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Dallas Fed's Fisher, Philadelphia Fed leaders to retire in 2015

WASHINGTON — The outspoken president of the Federal Reserve Bank of Philadelphia will step down in March, shortly before the central bank is expected to raise interest rates for the first time since the recession, the regional bank said Monday.

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Ex Rangers manager Washington apologizes for 'breaking wife's trust'

IRVING, Texas (AP) — Former Texas Rangers manager Ron Washington says he is embarrassed for 'breaking his wife's trust.'

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Troubled RadioShack files SEC form, talks with 'major vendor'

RadioShack Corp.’s latest filing with the U.S. Securities and Exchange Commission describes recent discussions that “could be beneficial to the financial restructuring of the company.”

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REIT plans demolition of Fort Worth's Westchester Plaza, mixed-use redevelopment

The developer is seeking a $3.8 million reimbursement from the Southside tax increment finance district.

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Road Show: City leaders prepare campaign to corral votes for $450 million arena

Fort Worth’s biggest backers of a new arena at the Will Rogers Memorial Center are leaving little to the chance of a “no” vote in a citywide election Nov. 4 to decide on new fees that would fund 15 percent of the $450 million project.

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Just in time for football: CBS on air with Time Warner deal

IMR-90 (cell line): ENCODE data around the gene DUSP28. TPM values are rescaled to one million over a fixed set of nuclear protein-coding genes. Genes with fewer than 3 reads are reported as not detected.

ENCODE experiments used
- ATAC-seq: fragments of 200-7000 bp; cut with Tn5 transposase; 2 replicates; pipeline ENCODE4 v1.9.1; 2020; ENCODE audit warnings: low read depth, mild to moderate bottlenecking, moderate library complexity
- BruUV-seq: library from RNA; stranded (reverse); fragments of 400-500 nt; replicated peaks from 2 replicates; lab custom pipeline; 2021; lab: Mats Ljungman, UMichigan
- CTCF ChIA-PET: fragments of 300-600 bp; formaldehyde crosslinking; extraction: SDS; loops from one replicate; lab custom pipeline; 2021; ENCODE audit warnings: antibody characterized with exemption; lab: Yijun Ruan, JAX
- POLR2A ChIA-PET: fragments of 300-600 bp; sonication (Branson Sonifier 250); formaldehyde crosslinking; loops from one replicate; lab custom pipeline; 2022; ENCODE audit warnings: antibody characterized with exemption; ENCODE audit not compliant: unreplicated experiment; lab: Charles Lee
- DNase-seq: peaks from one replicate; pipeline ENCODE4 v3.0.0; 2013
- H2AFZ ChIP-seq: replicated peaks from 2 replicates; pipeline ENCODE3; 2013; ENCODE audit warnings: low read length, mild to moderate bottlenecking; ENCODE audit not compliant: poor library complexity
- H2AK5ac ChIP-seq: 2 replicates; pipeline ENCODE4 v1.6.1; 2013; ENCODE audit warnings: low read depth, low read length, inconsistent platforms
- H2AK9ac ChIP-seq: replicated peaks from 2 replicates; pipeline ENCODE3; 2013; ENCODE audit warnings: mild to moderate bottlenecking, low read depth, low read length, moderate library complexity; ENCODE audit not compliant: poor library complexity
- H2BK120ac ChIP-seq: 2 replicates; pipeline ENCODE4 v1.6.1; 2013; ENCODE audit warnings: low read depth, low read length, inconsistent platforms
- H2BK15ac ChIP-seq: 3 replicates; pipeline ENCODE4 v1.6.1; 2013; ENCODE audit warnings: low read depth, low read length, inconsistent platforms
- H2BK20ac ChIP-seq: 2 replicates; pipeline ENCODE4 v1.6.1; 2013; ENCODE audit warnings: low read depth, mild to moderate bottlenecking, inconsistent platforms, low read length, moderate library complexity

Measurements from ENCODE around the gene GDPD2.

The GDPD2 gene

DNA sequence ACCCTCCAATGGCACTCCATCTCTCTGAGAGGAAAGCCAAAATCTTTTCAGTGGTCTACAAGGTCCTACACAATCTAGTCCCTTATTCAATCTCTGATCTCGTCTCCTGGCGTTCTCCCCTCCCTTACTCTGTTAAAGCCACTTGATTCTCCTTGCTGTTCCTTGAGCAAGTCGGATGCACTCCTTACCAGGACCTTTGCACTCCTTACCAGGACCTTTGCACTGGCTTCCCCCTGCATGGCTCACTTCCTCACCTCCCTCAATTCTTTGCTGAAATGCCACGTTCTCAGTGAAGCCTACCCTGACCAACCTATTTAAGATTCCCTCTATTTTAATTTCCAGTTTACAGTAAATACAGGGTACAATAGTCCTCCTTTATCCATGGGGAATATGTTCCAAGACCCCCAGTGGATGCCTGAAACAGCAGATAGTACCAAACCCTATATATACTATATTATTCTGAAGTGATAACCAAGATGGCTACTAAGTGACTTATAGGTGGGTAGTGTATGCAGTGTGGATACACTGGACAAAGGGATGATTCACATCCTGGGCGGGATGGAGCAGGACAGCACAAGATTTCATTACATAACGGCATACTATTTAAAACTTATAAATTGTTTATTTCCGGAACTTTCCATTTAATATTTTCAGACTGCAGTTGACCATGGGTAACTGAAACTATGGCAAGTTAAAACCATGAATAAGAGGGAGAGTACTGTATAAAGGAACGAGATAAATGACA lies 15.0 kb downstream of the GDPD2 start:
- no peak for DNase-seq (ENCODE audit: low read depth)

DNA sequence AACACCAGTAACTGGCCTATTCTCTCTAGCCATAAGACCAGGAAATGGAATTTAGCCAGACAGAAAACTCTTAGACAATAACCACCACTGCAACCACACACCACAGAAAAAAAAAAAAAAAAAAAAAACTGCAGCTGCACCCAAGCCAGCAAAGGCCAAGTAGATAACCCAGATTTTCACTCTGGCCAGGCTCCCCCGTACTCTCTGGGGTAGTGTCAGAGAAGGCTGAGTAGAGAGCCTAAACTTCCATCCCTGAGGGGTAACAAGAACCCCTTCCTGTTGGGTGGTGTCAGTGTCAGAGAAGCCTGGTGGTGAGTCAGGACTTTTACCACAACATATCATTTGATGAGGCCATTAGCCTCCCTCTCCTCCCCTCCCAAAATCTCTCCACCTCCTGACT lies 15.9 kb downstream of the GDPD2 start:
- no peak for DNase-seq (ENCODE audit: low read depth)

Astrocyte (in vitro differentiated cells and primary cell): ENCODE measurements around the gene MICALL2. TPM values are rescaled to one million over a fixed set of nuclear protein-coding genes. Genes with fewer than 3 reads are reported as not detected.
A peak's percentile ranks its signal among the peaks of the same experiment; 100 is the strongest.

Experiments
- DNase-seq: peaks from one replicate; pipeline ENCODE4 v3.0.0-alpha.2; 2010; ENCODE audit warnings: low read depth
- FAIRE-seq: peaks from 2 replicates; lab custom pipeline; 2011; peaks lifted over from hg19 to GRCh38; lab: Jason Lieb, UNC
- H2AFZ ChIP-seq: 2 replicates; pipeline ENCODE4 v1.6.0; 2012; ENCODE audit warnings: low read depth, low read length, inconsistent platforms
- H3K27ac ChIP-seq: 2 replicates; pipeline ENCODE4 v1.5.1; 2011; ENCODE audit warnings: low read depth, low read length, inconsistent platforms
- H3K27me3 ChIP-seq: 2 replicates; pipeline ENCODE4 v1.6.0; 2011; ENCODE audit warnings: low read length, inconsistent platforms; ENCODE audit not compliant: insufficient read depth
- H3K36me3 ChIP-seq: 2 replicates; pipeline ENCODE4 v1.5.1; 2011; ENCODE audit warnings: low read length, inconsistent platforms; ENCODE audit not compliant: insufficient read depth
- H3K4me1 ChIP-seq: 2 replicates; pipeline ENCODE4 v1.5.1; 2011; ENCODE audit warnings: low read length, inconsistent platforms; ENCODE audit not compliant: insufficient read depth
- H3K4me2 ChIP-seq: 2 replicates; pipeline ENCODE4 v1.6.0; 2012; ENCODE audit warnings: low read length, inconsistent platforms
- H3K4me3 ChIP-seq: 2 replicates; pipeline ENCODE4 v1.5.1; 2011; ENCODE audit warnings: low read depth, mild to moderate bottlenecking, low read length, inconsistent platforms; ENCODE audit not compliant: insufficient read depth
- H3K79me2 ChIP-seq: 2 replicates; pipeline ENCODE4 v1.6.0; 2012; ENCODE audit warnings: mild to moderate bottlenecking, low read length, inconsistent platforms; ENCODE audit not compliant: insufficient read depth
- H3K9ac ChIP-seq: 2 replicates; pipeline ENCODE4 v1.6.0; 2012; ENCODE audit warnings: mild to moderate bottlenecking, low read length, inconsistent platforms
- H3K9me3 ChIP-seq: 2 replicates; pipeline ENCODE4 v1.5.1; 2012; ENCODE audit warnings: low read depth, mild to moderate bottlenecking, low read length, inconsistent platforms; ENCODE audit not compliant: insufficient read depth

Mike M. Ahlers/CNN
Source: CNN

NEW YORK (AP) — TV network CBS and cable provider Time Warner Cable ended their monthlong programming dispute on Monday and resumed broadcasts to millions of homes in New York, Dallas and Los Angeles.

The agreement ended a blackout of CBS and CBS-owned channels that included Showtime Networks, CBS Sports Network and the Smithsonian channel. The contract disagreement started Aug. 2 and affected more than 3 million homes. Broadcasting resumed Monday evening on the East Coast.

The companies were in dispute over how much Time Warner Cable Inc. would pay for CBS Corp. programming. Terms of the deal were not immediately disclosed.

The agreement includes retransmission fees the cable operator pays to CBS per subscriber, which had been a sticking point.

The disagreement came at a touchy time for networks and cable companies as more and more Americans are turning to alternative ways to watch TV including online or via Roku boxes or Apple TV. Added pressure was on the two companies to reach an agreement since the start of football season and the U.S Open tennis tournament had begun in New York.

The blackout affected about 1.1 million of New York's 7.4 million television households that get CBS. An estimated 1.3 million of 5.6 million households in Los Angeles were blacked out, along with 400,000 of Dallas' 2.6 million TV homes, CBS said. Those are three of the nation's five most populous television markets.

CBS estimated the blackout cut the network's national viewership by about 1 percent.

The talks were being closely watched beyond these companies and their customers because of the idea that a retransmission agreement would set a precedent for future negotiations between networks and cable or satellite companies. Another point of contention was the cable operator's access to CBS material for on-demand or mobile device viewing.

"While we certainly didn't get everything we wanted, ultimately we ended up in a much better place than when we started," Time Warner Cable CEO Glenn Britt said in a statement.

Mignon L. Clyburn, acting chairwoman of the Federal Communications Commission, issued a statement saying she was "pleased CBS and Time Warner Cable have resolved their retransmission consent negotiations, which for too long have deprived millions of consumers of access to CBS programming."

In the end, she added, media companies should "accept shared responsibility" for putting their audiences' interests above other interests.
 

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What do you think of the new plans for a new Will Rogers arena and changes at the Convention Center?